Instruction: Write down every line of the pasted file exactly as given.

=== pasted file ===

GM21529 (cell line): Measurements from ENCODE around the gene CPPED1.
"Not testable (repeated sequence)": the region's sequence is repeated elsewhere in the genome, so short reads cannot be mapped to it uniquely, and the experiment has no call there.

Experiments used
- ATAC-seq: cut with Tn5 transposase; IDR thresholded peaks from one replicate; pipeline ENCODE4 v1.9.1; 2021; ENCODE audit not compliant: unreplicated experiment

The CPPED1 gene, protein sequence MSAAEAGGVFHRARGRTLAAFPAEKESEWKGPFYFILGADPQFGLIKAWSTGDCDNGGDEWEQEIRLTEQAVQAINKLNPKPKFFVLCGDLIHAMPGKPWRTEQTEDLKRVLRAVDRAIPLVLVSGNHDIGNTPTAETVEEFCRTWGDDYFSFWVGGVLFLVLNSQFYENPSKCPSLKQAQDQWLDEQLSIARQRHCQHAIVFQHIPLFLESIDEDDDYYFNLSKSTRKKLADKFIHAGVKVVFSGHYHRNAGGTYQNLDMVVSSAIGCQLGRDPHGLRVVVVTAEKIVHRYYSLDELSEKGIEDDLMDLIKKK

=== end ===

GM21529 (cell line): Measurements from ENCODE around the gene CPPED1.
"Not testable (repeated sequence)": the region's sequence is repeated elsewhere in the genome, so short reads cannot be mapped to it uniquely, and the experiment has no call there.

Experiments used
- ATAC-seq: cut with Tn5 transposase; IDR thresholded peaks from one replicate; pipeline ENCODE4 v1.9.1; 2021; ENCODE audit not compliant: unreplicated experiment

The CPPED1 gene, protein sequence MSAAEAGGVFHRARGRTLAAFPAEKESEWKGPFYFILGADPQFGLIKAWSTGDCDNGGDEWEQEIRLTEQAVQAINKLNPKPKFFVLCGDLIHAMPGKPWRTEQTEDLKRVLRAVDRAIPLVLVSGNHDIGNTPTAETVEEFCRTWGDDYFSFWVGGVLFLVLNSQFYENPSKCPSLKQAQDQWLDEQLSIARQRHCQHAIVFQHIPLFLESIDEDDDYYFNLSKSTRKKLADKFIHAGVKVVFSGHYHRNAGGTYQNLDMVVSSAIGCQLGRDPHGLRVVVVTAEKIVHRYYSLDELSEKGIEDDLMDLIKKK